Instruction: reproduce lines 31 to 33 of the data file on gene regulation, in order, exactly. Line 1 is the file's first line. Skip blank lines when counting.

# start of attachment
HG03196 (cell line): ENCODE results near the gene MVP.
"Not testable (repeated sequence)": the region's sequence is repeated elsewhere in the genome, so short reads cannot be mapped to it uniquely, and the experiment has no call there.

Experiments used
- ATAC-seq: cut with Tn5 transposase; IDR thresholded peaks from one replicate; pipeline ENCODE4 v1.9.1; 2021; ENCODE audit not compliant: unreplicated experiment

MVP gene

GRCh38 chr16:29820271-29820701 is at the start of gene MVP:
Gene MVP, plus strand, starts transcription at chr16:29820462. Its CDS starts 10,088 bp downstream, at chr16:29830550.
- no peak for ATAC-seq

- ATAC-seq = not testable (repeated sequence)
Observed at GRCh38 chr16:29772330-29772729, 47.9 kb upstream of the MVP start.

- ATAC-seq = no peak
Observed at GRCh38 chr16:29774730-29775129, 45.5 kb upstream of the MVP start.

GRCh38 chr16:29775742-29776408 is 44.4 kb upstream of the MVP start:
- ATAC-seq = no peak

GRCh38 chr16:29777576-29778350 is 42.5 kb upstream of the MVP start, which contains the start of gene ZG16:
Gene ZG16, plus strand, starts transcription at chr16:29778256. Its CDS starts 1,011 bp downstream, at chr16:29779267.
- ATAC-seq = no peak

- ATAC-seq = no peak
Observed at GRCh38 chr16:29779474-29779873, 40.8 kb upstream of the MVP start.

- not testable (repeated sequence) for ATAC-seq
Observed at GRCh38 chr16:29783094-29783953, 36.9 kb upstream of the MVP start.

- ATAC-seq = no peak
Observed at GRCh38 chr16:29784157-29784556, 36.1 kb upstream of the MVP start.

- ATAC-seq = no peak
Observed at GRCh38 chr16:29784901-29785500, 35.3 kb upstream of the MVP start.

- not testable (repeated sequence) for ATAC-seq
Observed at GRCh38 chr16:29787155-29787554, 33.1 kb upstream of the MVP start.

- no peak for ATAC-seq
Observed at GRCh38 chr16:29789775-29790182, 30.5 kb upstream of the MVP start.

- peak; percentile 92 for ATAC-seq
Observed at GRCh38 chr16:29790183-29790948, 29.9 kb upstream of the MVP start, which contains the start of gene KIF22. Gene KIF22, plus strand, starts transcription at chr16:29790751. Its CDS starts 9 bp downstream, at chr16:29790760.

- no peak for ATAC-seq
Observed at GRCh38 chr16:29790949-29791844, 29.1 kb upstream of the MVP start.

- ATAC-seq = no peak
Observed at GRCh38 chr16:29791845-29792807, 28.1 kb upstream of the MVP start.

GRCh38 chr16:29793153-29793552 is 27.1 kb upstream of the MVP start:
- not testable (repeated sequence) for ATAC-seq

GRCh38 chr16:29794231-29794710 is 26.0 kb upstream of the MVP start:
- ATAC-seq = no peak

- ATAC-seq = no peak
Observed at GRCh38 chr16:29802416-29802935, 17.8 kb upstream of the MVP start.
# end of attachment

Observed at GRCh38 chr16:29790183-29790948, 29.9 kb upstream of the MVP start, which contains the start of gene KIF22. Gene KIF22, plus strand, starts transcription at chr16:29790751. Its CDS starts 9 bp downstream, at chr16:29790760.

- no peak for ATAC-seq
Observed at GRCh38 chr16:29790949-29791844, 29.1 kb upstream of the MVP start.